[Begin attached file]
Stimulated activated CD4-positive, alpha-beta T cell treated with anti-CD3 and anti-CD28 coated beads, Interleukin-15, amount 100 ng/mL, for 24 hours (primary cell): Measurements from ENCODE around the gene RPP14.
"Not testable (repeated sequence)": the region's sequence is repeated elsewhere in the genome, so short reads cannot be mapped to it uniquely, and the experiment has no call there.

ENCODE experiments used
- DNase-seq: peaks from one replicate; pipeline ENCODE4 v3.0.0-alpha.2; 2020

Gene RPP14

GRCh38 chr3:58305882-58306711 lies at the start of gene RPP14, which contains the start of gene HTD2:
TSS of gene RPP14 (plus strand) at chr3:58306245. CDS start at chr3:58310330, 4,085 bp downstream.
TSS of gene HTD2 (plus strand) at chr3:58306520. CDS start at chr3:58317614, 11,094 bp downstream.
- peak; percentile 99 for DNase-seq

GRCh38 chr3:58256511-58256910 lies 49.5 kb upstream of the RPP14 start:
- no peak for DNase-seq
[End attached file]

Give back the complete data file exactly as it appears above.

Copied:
Stimulated activated CD4-positive, alpha-beta T cell treated with anti-CD3 and anti-CD28 coated beads, Interleukin-15, amount 100 ng/mL, for 24 hours (primary cell): Measurements from ENCODE around the gene RPP14.
"Not testable (repeated sequence)": the region's sequence is repeated elsewhere in the genome, so short reads cannot be mapped to it uniquely, and the experiment has no call there.

ENCODE experiments used
- DNase-seq: peaks from one replicate; pipeline ENCODE4 v3.0.0-alpha.2; 2020

Gene RPP14

GRCh38 chr3:58305882-58306711 lies at the start of gene RPP14, which contains the start of gene HTD2:
TSS of gene RPP14 (plus strand) at chr3:58306245. CDS start at chr3:58310330, 4,085 bp downstream.
TSS of gene HTD2 (plus strand) at chr3:58306520. CDS start at chr3:58317614, 11,094 bp downstream.
- peak; percentile 99 for DNase-seq

GRCh38 chr3:58256511-58256910 lies 49.5 kb upstream of the RPP14 start:
- no peak for DNase-seq